Long gone are the days when most classified Bordeaux, grand cru Burgundy, prestige Napa Cabernet, top-flight Champagne, elite Barolo and their ilk could be considered anything but special-occasion wines for the great majority of drinkers. But it’s an important part of wine education—not to mention enjoyment—to get a sip of the classics.
We asked these seven wine pros from Wine Spectator Restaurant Award winners what they recommend for customers who want to taste the stars without maxing out their cards.
Wine Spectator: What are some accessible wines you recommend as a gateway to pricey or prestigious regions and styles?
Rafael Sanchez, beverage director at Grand Award winner Addison in San Diego
In Burgundy, you want to seek out wines at the Bourgogne level, but from those big names: Roulot, Leroy, Vogüé, Bachelet, etc. This is a great way to taste a wine that is made in the same manner as something much more expensive.
Nancy Smith, co-owner and wine director at Award of Excellence winner Farina in Kansas City, Mo.
Flaunt sparkling wine from Diana Novy Lee has become a new favorite, and I love pouring it for guests by the glass at our Farina Oyster Bar. It’s a perfect glass of bubbles. It is a little less pricey than true Champagne but, in my opinion, just as good.
Dakota Shy Cabernet Sauvignon packs a lot into a glass or bottle. It has been extremely well-received by our guests that normally want a great Napa Cab but are not willing to make the jump to the price tag some other wines from the region have.
Wendy Heilmann, wine director at Pebble Beach Resorts and its three Best of Award of Excellence winners, in Pebble Beach, Calif.
Kumeu River Chardonnay: Stunning wines with incredible ageability that drink like white Burgundy at a fraction of the price.
Spain produces some amazing red wines that can make Rhône and Cabernet fans happy for less than $20 a bottle. Look to Ribero del Duero and Rioja for wines that are a little on the lighter side and Priorat for wines that overdeliver for the price and tend to be full-throttle on fruit and alcohol.
Joo Lee, wine director at Grand Award winner Saison in San Francisco
Let’s be honest, as sommeliers, we all adore Burgundy, but there is no denying the steady climb in prices due to years of small crops and increased demand. However, there are some accessible wines that can provide really great snapshots into Burgundy’s unique expression of terroir without killing your wallet. Bourgogne rouge and blanc, along with village bottlings, can offer some great juice that’s simple, but still lets the terroir speak for itself. Most top-tier producers will blend a variety of sites, but oftentimes be limited to one village.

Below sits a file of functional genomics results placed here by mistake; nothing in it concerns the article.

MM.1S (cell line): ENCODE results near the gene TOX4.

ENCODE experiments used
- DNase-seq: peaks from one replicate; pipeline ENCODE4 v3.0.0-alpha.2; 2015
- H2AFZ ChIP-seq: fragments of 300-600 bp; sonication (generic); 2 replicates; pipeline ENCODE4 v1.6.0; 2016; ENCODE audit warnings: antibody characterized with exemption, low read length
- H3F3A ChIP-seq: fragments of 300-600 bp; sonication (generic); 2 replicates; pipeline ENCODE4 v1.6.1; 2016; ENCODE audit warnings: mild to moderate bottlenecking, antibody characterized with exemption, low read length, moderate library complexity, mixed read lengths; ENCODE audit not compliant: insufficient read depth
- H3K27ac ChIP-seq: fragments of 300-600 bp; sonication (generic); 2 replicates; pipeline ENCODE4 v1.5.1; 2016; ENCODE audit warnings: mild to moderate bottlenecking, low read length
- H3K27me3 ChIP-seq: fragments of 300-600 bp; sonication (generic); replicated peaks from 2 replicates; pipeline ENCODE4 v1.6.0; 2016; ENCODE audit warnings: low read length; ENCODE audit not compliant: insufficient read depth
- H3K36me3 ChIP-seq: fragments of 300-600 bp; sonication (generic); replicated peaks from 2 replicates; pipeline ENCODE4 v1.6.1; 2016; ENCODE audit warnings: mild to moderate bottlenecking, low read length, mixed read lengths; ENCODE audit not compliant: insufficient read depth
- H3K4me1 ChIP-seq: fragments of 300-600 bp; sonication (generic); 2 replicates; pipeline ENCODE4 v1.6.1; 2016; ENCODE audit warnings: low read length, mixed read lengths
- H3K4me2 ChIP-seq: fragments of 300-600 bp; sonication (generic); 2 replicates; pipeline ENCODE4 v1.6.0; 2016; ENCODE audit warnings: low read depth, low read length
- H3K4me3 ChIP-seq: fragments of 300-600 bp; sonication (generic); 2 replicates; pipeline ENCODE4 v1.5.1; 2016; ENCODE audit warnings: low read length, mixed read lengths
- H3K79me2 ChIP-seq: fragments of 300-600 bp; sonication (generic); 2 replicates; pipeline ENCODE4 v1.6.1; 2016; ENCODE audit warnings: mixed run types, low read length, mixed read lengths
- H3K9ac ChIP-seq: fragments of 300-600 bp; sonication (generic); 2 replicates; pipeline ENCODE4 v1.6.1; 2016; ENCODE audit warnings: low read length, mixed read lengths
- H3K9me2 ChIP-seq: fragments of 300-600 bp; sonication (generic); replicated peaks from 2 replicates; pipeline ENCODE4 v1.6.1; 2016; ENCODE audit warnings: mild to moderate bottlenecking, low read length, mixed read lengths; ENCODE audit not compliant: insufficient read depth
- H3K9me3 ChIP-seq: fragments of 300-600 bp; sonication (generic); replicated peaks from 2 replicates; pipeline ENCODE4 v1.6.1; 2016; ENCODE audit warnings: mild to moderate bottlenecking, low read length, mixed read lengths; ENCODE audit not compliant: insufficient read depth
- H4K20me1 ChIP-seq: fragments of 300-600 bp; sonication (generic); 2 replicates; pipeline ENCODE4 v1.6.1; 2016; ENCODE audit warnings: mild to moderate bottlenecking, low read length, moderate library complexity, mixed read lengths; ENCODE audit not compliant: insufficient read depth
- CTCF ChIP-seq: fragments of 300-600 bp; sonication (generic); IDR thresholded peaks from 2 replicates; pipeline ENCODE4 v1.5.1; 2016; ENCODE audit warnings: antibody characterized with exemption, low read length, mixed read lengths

It’s a cool gateway to wines made by great producers that are expressive of varietal, place and vintage from one of the most prestigious wine regions in the world.
Catherine DiGennaro, sommelier at Best of Award of Excellence winner Jungsik in New York
Given that the majority of my wine education took place in the temple to Rhône wine known as Tribeca Grill, I'm partial to Côtes du Rhône wines as a gateway to the wines of Châteauneuf-du-Pape. Many CDP producers have plots just outside of the appellation and produce extremely well-made CDR for a fraction of the price of their more well-known wines. For example, Domaine de la Janasse makes a few different Côtes du Rhône wines that come from vineyards in the village of Courthézon [near Châteauneuf] that are more affordable and accessible to the average consumer.
When I got my start in the industry, working retail, I was introduced to Sancerre rouge before trying any red Burgundy, so I have a soft spot for those wines as a more affordable alternative to Pinot Noir from the Côte d'Or. The Alphonse Mellot and Lucien Crochet Sancerre Rouge are two favorites of mine and are delicious expressions of Pinot Noir from Kimmeridgian marl and clay soil.
Adam Petronzio, wine director at Best of Award of Excellence winner Porter House Bar and Grill in New York
Gateways to Burgundy are some of my favorites. For whites, Domaine Hubert Lamy Bourgogne Blanc Les Chataigners 2016: I love the wines of Lamy, and this little Chardonnay bats way above its average and is given the same care and attention as its more famous siblings. And Joseph Drouhin Rully 2017: Yes, this is a big house, but this wine has all the brightness, tension and clarity of wine with a more prestigious pedigree, and they actually made more than 10 cases.
For reds, Domaine David Moreau Santenay S 2016 and Domaine Sylvain Pataille Marsannay 2017: These wines are from the very north and the very south of the Côte d’Or. David Moreau is a rising star from Santenay whose wines get better every vintage; Sylvain has a way with Marsannay that delivers way above its price. For Burgundy values, I tend to stay out of the famous towns of the Côte d’Or but stick with great winemakers and rising stars.
Chablis will forever be my gateway into some of the world's best bottles. The vinification makes the differences among villages, vintages and vineyard rankings very overt, while the wine remains delicious and complex. Guests want to know more about the way different sites and producers influence the flavor, [allowing them to] begin their curious exploration in the laddered cru system. It got me hooked.
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